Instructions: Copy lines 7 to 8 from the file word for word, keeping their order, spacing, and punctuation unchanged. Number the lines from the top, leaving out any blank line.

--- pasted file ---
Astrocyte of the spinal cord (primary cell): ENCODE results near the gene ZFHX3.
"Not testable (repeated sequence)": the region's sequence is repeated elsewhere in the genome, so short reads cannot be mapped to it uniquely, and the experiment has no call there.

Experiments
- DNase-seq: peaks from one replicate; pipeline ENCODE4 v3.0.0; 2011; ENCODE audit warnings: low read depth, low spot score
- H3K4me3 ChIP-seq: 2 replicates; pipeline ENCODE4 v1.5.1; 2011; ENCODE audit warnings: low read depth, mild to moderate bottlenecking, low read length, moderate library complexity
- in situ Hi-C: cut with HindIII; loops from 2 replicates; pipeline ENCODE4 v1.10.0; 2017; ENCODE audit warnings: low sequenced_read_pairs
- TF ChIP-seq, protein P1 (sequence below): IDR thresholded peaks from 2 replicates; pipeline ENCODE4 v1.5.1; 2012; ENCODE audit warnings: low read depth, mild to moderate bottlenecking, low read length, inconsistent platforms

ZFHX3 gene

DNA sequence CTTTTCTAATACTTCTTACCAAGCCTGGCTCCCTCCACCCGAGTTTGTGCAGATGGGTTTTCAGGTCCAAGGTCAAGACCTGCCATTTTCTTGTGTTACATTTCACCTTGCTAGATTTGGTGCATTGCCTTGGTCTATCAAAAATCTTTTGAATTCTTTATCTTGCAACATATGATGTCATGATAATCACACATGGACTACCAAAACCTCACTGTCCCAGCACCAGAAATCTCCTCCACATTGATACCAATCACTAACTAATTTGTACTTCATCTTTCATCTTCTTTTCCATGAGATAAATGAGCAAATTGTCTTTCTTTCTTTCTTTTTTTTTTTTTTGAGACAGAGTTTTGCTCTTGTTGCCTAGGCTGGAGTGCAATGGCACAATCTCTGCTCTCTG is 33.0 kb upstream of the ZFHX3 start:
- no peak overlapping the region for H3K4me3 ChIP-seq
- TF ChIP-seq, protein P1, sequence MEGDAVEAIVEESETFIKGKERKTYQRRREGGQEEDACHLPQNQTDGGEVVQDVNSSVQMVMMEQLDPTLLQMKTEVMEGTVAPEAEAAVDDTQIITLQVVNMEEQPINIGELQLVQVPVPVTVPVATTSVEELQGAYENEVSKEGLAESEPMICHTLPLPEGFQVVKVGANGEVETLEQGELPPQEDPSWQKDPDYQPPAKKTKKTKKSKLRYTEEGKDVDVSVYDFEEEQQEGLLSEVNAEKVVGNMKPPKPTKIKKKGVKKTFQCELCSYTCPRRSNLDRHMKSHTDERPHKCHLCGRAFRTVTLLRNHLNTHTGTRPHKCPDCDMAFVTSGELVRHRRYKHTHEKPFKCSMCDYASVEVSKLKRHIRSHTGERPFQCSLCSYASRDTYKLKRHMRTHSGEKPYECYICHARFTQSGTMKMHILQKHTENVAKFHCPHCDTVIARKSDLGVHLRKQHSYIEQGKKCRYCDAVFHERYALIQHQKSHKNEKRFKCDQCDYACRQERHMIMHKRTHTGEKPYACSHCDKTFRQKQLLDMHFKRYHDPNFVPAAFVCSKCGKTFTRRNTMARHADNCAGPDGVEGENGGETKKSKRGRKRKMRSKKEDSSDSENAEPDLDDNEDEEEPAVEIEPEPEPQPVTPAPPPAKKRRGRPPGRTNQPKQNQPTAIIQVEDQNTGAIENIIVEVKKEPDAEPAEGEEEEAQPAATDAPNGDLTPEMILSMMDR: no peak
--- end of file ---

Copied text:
- TF ChIP-seq, protein P1 (sequence below): IDR thresholded peaks from 2 replicates; pipeline ENCODE4 v1.5.1; 2012; ENCODE audit warnings: low read depth, mild to moderate bottlenecking, low read length, inconsistent platforms

ZFHX3 gene